• U. S. Department of Agriculture (USDA). “Prunus africana (Hook. f.) Kalkman” (html). Germplasm Resources Information Network (GRIN) Taxonomy for Plants. http://www.ars-grin.gov/cgi-bin/npgs/html/taxon.pl?29828.
  • U. S. Department of Agriculture (USDA). “Pygeum africanum Hook. f.” (html). Germplasm Resources Information Network (GRIN) Taxonomy for Plants. http://www.ars-grin.gov/cgi-bin/npgs/html/taxon.pl?30392.
  • Dharani, Najma (2002). Field Guide to Common Trees and Shrubs of East Africa. New Holland. pp. page 150. Previewable Google Books.
  • a b Cunningham, A.B.; Mbenkum, F.T. (May 1993). “Sustainability of harvesting Prunus africana bark in Cameroon: A medicinal plant in international trade” (pdf). People and Plants working papers. Division of Ecological Sciences, UNESCO. http://peopleandplants.org/whatweproduce/Workingpapers/pdf/wp2.pdf.
  • a b World Health Organization, Inc. NetLibrary (2002). WHO Monographs on Selected Medicinal Plants: Volume 2. Geneva: World Health Organization. pp. page 246. ISBN 9241545372. Previewable Google Books.
  • Nonjinge, Siyabulela (October 2006). “Prunus africana (Hook. f.) Kalkman” (html). PlantZAfrica.com. South African National Biodiversity Institute. http://www.plantzafrica.com/plantnop/prunusafri.htm.
  • Fossey, Dian (2000). Gorillas in the Mist. Houghton Mifflin Books. pp. page 146. ISBN 061808360X.
  • Kingdon, Jonathan (1984). East African Mammals: an Atlas of Evolution in Africa: Volume IIB. Chicago: University of Chicago Press. pp. page 389. ISBN 0226437183.
  • Medicinal plants on verge of extinction – environment – 10 January 2009 – New Scientist
  • The British names did not survive the transfer of Cameroon to Germany in 1884 and now are nearly unknown.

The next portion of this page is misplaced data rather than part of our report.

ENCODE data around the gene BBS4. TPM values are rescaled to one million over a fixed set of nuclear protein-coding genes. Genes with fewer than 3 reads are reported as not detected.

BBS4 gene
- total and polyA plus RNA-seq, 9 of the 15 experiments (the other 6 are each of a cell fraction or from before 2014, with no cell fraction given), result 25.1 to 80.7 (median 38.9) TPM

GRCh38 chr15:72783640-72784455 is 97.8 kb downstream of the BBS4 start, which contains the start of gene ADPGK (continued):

• Hooker, Sir W.J. (1864). “Letter from Mr. G. Mann, Government Botanist, describing his Expedition to the Cameroon Mountains”. Journal of the # Proceedings of the Linnean Society: Botany VII: pages 1–13. http://www.botanicus.org/page/166680.
  • Hooker, J.D. (1864). “On the Plants of the Temperate Regions of the Cameroons Mountains and Islands in the Bight of Benin; collected by Mr. Gustav Mann, Government Botanist”. Journal of the Proceedings of the Linnean Society: Botany VII: pages 191–192. http://www.botanicus.org/page/166680. The article occupies pages 171-240. The botanical abbreviation for this publication is J. Proc. Linn. Soc., Bot.
  • Hooker, J.D. (1863), “Enumeration of the Mountain Flowering Plants and Ferns Collected by M. Gustav Mann, Government Botanist, during his various ascents of the Cameroons Mountains, of Clarence Peak, Fernando Po, and of the Peak of San thomé”, Abeokuta and the Camaroons Mountains: An Exploration: Appendix III, London: Tonsley Brothers, pp. 270-277
  • Page 47, first note.
  • U. S. Department of Agriculture (USDA). “Pygeum Gaertn.” (html). Germplasm Resources Information Network (GRIN) Taxonomy for Plants. http://www.ars-grin.gov/cgi-bin/npgs/html/genus.pl?16198.
  • See under De Fructibus et Seminibus Plantarum. The edition is the 1788.
  • Quattrocchi, Umberto (2000). CRC World Dictionary of Plant Names: Common Names, Scientific Names, Eponyms: Volume III M-Q. CRC Press. ISBN 0849326737. Previewable Google Books.
  • Kalkman, Cornelis. “The Old World Species of Prunus subg. Laurocerasus including those formerly referred to as Pygeum”. Blumea 13: 1–115. The specification is Blumea 13:33.
  • Bortiri, Esteban; Oh, Sang-Hun; Gao, Fang-You; Potter, Dan (2002). “The Phylogenetic Utility Of Nucleotide Sequences Of SORBITOL 6-PHOSPHATE DEHYDROGENASE In Prunus (Rosaceae)”. American Journal of Botany 89 (11): 1697–1708. doi:10.3732/ajb.89.10.1697. http://www.amjbot.org/cgi/reprint/89/10/1697.pdf.
  • Marchant, Robert; Taylor, David (1997). “Late Pleistocene and Holocene History at Mubwindi Swamp, Southwest Uganda”. Quaternary Research 47: 316–328. doi:10.1006/qres.1997.1887. http://www.york.ac.uk/res/kite/people/marchant/RAM%20PDFs/QR%201997.pdf.
  • Wikipedia: Prunus Africana
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2 Responses to Prunus Africana: Red Stinkwood